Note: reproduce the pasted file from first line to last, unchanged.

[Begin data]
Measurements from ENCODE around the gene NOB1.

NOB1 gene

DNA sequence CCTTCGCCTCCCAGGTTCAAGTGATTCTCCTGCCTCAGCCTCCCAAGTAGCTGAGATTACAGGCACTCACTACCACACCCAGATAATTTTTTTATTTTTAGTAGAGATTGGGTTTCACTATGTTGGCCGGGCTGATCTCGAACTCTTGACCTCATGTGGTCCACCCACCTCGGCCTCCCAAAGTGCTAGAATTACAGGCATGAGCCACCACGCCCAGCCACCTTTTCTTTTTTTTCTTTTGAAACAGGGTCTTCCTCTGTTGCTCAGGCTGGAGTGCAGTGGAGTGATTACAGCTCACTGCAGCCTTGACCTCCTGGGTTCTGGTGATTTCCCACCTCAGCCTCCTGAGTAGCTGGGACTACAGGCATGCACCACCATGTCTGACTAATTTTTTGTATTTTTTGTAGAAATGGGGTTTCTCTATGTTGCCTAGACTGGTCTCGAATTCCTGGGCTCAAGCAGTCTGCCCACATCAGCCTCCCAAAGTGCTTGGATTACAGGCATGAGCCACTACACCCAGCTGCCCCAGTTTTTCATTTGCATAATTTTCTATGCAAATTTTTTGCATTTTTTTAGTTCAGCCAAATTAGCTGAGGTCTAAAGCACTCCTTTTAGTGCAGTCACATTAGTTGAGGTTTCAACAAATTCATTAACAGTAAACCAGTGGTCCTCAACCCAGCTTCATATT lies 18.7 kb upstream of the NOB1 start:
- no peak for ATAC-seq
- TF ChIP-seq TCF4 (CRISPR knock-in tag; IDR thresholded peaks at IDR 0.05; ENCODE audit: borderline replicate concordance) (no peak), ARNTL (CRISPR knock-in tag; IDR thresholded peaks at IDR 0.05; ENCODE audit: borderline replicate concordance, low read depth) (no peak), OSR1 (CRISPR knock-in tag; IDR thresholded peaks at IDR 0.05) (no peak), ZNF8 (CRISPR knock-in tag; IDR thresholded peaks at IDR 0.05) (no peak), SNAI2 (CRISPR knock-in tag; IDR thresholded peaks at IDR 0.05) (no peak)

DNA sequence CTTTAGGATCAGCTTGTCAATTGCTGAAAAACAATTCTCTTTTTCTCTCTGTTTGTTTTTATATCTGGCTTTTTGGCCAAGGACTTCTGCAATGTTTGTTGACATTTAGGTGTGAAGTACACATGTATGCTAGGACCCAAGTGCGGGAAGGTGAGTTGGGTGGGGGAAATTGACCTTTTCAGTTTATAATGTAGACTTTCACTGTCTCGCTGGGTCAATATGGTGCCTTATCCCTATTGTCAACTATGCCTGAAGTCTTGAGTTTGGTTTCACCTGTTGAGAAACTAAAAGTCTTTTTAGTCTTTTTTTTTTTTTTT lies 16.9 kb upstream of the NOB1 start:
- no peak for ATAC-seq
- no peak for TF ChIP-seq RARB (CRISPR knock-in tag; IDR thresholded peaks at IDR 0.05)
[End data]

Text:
Measurements from ENCODE around the gene NOB1.

NOB1 gene

DNA sequence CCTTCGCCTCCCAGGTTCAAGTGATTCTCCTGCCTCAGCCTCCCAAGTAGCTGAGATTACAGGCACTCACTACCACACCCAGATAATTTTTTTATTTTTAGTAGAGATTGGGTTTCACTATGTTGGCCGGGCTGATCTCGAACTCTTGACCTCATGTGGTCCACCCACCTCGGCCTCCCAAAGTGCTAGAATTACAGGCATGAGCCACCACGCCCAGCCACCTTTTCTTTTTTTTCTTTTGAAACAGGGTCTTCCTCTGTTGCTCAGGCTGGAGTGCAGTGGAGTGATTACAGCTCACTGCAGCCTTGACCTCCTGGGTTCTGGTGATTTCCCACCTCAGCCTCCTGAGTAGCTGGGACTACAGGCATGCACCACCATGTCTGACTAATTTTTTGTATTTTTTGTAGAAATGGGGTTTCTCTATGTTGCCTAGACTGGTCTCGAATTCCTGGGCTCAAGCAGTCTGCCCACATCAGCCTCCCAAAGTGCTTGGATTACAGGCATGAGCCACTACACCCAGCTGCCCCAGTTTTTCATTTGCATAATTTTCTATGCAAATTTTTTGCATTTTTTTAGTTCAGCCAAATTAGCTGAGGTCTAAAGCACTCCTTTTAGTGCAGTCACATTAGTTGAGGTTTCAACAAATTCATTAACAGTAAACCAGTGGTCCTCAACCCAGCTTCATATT lies 18.7 kb upstream of the NOB1 start:
- no peak for ATAC-seq
- TF ChIP-seq TCF4 (CRISPR knock-in tag; IDR thresholded peaks at IDR 0.05; ENCODE audit: borderline replicate concordance) (no peak), ARNTL (CRISPR knock-in tag; IDR thresholded peaks at IDR 0.05; ENCODE audit: borderline replicate concordance, low read depth) (no peak), OSR1 (CRISPR knock-in tag; IDR thresholded peaks at IDR 0.05) (no peak), ZNF8 (CRISPR knock-in tag; IDR thresholded peaks at IDR 0.05) (no peak), SNAI2 (CRISPR knock-in tag; IDR thresholded peaks at IDR 0.05) (no peak)

DNA sequence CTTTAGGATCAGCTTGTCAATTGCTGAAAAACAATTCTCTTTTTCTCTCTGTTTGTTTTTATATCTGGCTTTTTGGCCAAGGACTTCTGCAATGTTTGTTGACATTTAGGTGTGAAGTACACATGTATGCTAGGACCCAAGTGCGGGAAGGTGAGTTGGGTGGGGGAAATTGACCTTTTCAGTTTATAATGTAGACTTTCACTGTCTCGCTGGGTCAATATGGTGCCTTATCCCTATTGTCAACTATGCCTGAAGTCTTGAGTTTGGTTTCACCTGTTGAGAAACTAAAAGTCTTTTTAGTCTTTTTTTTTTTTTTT lies 16.9 kb upstream of the NOB1 start:
- no peak for ATAC-seq
- no peak for TF ChIP-seq RARB (CRISPR knock-in tag; IDR thresholded peaks at IDR 0.05)